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A protest on 9 August in Phitsanulok Province was interrupted as leading figures were  abducted by people claiming to be state agents, taken to their homes and asked to cancel the protest.

A chat published by the Student Union of Thailand saying that 3 organizers could not be contacted.

The Facebook page of the organizers, “Brave Phitsanulok not yielding to the dictator,” posted a statement on the same day that at 12.30, one of the organizers was visited by 6 people claiming to be state agents, along with her mother.

Her smartphone was seized and she was put into a van and taken to her home in a different district. One of the agents tried to convince her politely not to hold the event because the authorities were very concerned about the protest. Some people had filed a complaint that the protest was improper and would lead to a potential clash between 2 groups of people.

This agent attempted to apply psychological pressure by saying that Phitsanulok is the headquarters of the 3rd Army Area, responsible for the north of the country. Any activity that caused a threat to national security may have negative results.

The leaders of the sub-district administration and the village chief were waiting for her at her home. They tried to convince her not to organize any such event again. The conversation finished at 18.40. She was not charged with any offence.

She stated through the Facebook page that any further action will be made after consultation with lawyers and human rights activists. The Facebook page also reported that similar action was taken against 5 other leading figures in the protest.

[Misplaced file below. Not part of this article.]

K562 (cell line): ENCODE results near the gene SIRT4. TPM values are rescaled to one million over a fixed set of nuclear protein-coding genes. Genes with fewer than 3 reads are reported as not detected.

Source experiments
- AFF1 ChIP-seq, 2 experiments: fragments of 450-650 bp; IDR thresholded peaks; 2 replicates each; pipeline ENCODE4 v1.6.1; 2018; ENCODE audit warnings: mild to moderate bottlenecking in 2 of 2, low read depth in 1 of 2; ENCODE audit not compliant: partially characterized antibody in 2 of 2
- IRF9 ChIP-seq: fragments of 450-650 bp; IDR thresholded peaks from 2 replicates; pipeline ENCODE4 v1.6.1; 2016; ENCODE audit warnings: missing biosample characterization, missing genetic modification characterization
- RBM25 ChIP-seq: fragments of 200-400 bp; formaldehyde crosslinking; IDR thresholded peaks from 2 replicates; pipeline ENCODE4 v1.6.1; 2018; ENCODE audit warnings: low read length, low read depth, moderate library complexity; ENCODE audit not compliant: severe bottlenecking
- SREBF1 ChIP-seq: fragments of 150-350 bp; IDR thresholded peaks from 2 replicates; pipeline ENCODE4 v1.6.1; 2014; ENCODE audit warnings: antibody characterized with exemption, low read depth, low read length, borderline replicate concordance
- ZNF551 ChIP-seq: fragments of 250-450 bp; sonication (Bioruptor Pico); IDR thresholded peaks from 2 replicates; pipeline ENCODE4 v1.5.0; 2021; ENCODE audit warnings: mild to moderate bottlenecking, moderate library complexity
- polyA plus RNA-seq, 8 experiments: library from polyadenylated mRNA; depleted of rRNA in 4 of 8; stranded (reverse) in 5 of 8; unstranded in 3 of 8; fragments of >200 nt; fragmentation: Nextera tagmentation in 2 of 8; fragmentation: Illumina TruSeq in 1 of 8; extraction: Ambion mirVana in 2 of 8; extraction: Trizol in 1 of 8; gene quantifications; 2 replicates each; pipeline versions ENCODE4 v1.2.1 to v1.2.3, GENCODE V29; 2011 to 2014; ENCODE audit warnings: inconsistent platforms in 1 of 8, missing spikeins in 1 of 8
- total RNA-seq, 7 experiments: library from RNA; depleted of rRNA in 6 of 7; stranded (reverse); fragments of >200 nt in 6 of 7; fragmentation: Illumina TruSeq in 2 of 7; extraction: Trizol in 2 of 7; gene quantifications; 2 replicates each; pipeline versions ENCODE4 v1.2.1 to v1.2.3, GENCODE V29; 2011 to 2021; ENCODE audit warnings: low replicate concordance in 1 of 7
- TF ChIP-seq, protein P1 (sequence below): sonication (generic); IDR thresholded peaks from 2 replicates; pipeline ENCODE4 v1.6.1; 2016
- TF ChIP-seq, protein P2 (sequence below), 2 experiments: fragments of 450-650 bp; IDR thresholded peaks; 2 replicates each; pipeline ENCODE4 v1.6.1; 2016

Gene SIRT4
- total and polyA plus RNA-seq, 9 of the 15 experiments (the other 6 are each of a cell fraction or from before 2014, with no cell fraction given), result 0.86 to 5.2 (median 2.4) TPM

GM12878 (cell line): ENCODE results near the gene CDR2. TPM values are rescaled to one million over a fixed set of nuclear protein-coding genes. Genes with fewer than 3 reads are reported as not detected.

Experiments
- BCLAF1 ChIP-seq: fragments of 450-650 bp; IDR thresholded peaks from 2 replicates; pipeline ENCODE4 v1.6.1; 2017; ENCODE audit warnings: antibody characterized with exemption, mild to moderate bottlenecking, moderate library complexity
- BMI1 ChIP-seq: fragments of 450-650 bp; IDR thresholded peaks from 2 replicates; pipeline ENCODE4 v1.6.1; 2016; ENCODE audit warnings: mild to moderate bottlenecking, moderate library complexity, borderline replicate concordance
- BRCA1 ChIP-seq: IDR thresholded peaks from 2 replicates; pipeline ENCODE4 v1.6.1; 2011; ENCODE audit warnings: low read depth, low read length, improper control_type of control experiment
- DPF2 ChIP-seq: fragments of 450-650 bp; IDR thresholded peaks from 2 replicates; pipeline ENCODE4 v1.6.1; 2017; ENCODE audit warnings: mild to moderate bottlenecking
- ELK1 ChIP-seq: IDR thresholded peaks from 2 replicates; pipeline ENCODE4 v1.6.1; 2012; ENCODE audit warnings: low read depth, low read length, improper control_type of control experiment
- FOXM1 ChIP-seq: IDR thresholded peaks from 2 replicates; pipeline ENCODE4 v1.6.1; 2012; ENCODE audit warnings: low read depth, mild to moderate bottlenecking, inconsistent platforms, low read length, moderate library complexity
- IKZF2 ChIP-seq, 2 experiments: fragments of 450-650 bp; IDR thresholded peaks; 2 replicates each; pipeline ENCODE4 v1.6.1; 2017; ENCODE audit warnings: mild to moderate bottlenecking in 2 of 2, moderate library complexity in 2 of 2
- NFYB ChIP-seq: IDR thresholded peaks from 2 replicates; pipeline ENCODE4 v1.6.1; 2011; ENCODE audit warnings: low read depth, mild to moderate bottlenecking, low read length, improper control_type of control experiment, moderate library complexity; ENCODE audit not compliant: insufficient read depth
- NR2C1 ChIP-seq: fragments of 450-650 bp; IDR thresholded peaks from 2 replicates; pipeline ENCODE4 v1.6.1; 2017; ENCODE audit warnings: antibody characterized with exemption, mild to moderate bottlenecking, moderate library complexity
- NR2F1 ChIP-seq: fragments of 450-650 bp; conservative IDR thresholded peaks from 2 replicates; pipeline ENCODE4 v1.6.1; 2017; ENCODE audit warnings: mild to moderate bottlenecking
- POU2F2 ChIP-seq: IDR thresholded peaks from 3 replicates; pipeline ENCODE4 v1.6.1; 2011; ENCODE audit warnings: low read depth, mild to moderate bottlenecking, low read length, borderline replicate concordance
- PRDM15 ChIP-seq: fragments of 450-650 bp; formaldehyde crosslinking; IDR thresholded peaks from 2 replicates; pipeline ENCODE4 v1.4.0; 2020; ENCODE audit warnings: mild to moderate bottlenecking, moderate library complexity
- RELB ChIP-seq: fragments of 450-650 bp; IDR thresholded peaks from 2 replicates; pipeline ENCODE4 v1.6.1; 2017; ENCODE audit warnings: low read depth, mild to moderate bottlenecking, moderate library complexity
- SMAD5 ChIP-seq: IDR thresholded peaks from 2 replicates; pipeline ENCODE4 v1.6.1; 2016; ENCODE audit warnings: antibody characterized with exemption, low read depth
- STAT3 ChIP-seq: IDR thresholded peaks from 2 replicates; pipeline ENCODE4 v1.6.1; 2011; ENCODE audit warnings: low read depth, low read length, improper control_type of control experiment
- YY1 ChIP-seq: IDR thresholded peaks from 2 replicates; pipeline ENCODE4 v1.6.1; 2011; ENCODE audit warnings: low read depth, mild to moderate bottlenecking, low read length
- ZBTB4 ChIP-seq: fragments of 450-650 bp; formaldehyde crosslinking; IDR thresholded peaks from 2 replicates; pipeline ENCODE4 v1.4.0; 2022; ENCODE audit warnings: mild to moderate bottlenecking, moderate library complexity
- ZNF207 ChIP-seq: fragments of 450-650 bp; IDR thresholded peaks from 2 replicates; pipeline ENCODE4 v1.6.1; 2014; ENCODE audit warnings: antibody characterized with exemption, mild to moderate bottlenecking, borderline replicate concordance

The protest at Phitsanulok was nevertheless held, but with a small number of participants.

The abductions were first exposed on the Facebook page of the Student Union of Thailand (SUT) which reported that it was suddenly impossible to contact 3 of the organizers. A person claiming to be a Border Patrol Policeman informed the SUT that they were detained at the Chao Phraya Chakri Camp of the Border Patrol Police in Phitsanulok.

BBC Thai reported later that the Superintendent of Border Patrol Police Sub Division 31, Pol Col Wisanphong Soikunbodi, denied this.

Harassment against people who attended countrywide protests has increased significantly since the mass protest in Bangkok on 18 July. Thai Lawyers for Human Rights have reported that 5 out of at least 76 planned activities could not be held due to intervention by the authorities.

TLHR has observed various forms of pressure and intimidation against organizers to stop their activities such as house visits, forcing individuals to sign MOUs promising not to talk about the monarchy, applying pressure to families and schools, taking people to police stations without official warrants and publicly threatening protesters that their activities might constitute a violation of the law.

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